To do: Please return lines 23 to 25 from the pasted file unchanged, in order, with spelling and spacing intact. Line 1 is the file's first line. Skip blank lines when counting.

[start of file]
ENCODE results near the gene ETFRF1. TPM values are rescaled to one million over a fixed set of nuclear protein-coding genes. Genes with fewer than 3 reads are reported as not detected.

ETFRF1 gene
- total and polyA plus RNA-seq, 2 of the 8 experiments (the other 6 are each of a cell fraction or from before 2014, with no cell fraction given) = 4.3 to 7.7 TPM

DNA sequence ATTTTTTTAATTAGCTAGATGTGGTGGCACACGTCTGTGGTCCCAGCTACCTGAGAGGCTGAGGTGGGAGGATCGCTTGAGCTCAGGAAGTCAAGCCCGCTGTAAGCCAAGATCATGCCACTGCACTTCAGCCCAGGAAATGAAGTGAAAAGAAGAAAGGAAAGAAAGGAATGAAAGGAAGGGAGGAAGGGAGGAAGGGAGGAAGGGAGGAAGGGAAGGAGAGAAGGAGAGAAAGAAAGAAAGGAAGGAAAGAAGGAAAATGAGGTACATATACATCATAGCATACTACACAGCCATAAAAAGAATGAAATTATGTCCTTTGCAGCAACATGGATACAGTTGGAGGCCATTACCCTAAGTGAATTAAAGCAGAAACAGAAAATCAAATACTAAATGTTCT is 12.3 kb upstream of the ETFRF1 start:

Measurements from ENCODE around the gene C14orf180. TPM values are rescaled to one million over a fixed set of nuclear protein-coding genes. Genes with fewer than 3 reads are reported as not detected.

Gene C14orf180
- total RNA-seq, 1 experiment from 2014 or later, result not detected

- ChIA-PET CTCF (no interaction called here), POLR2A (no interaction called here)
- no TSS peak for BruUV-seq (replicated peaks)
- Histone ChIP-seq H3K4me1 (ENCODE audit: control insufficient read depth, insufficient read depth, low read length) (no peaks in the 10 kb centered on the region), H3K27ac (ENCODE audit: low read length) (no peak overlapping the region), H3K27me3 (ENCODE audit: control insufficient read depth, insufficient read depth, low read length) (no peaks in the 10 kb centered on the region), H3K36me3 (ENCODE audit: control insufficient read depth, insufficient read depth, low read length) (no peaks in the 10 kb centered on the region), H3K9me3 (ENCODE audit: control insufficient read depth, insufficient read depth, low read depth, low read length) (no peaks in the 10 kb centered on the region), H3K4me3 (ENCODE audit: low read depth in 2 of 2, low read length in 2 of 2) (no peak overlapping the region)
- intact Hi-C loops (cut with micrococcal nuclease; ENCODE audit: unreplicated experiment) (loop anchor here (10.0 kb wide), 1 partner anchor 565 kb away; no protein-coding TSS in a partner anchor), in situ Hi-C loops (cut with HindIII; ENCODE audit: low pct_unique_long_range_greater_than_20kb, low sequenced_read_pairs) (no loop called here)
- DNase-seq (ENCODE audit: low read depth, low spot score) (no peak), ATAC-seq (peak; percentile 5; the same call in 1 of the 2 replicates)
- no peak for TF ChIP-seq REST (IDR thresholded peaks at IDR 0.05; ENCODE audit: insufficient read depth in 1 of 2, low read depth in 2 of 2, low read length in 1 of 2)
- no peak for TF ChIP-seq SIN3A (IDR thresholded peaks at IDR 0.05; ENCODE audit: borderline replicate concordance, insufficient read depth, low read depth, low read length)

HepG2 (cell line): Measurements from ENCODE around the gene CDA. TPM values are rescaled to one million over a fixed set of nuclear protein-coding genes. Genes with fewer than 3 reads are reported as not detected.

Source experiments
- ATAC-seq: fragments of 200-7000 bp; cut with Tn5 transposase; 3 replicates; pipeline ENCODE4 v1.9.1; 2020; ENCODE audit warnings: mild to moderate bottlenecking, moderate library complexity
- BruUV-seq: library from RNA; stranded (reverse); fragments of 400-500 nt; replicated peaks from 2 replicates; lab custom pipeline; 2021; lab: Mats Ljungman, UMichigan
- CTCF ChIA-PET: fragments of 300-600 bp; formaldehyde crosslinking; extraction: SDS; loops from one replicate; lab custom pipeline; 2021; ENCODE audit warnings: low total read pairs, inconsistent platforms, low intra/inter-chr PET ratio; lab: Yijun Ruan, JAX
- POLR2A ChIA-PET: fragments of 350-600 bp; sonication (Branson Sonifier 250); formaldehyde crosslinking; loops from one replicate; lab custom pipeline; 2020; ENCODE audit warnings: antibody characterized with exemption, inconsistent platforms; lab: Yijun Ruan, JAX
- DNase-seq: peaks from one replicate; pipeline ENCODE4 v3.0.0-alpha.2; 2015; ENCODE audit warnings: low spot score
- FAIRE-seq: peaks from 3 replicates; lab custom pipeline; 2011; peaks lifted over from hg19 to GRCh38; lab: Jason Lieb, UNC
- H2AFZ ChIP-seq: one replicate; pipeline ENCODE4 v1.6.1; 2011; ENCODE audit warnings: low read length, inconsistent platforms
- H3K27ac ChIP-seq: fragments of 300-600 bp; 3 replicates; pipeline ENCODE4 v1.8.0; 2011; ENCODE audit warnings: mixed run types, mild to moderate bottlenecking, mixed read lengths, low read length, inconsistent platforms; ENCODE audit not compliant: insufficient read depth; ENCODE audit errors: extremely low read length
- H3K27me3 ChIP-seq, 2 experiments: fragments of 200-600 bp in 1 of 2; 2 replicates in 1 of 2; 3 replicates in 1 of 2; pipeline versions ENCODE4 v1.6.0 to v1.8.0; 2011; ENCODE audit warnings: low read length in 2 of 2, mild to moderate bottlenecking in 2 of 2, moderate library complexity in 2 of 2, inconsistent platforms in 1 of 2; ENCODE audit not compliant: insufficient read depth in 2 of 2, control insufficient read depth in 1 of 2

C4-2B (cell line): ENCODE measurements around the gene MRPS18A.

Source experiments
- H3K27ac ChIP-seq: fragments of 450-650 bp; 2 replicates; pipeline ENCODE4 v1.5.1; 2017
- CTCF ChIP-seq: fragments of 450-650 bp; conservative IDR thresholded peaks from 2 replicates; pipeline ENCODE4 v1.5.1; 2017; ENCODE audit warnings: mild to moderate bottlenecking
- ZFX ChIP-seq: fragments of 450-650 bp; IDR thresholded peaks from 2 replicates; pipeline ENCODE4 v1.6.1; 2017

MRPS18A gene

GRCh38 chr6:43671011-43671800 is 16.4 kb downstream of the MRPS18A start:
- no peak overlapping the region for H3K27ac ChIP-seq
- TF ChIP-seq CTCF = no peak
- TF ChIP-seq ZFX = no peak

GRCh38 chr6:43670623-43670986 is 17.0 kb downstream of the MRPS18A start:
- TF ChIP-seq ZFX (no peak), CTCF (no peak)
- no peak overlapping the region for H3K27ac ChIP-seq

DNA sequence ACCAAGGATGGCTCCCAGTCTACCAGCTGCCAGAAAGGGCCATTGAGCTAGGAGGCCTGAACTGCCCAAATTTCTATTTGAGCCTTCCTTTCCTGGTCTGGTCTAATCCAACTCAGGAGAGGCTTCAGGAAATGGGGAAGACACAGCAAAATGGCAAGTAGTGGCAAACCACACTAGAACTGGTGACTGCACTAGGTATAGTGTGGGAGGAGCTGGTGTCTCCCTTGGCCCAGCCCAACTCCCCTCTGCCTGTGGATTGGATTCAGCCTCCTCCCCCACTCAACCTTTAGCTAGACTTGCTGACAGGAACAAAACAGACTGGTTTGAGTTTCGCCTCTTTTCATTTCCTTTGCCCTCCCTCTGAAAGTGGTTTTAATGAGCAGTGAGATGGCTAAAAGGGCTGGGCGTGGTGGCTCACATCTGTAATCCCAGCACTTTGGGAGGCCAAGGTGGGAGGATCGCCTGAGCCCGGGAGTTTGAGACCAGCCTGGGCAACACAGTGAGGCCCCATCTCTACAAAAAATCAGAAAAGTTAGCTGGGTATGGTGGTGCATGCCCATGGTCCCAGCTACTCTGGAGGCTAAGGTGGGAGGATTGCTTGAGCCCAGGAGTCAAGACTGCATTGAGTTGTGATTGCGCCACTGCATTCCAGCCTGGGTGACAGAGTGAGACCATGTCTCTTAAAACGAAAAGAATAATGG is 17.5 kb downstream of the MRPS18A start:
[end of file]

- H2AFZ ChIP-seq: one replicate; pipeline ENCODE4 v1.6.1; 2011; ENCODE audit warnings: low read length, inconsistent platforms
- H3K27ac ChIP-seq: fragments of 300-600 bp; 3 replicates; pipeline ENCODE4 v1.8.0; 2011; ENCODE audit warnings: mixed run types, mild to moderate bottlenecking, mixed read lengths, low read length, inconsistent platforms; ENCODE audit not compliant: insufficient read depth; ENCODE audit errors: extremely low read length
- H3K27me3 ChIP-seq, 2 experiments: fragments of 200-600 bp in 1 of 2; 2 replicates in 1 of 2; 3 replicates in 1 of 2; pipeline versions ENCODE4 v1.6.0 to v1.8.0; 2011; ENCODE audit warnings: low read length in 2 of 2, mild to moderate bottlenecking in 2 of 2, moderate library complexity in 2 of 2, inconsistent platforms in 1 of 2; ENCODE audit not compliant: insufficient read depth in 2 of 2, control insufficient read depth in 1 of 2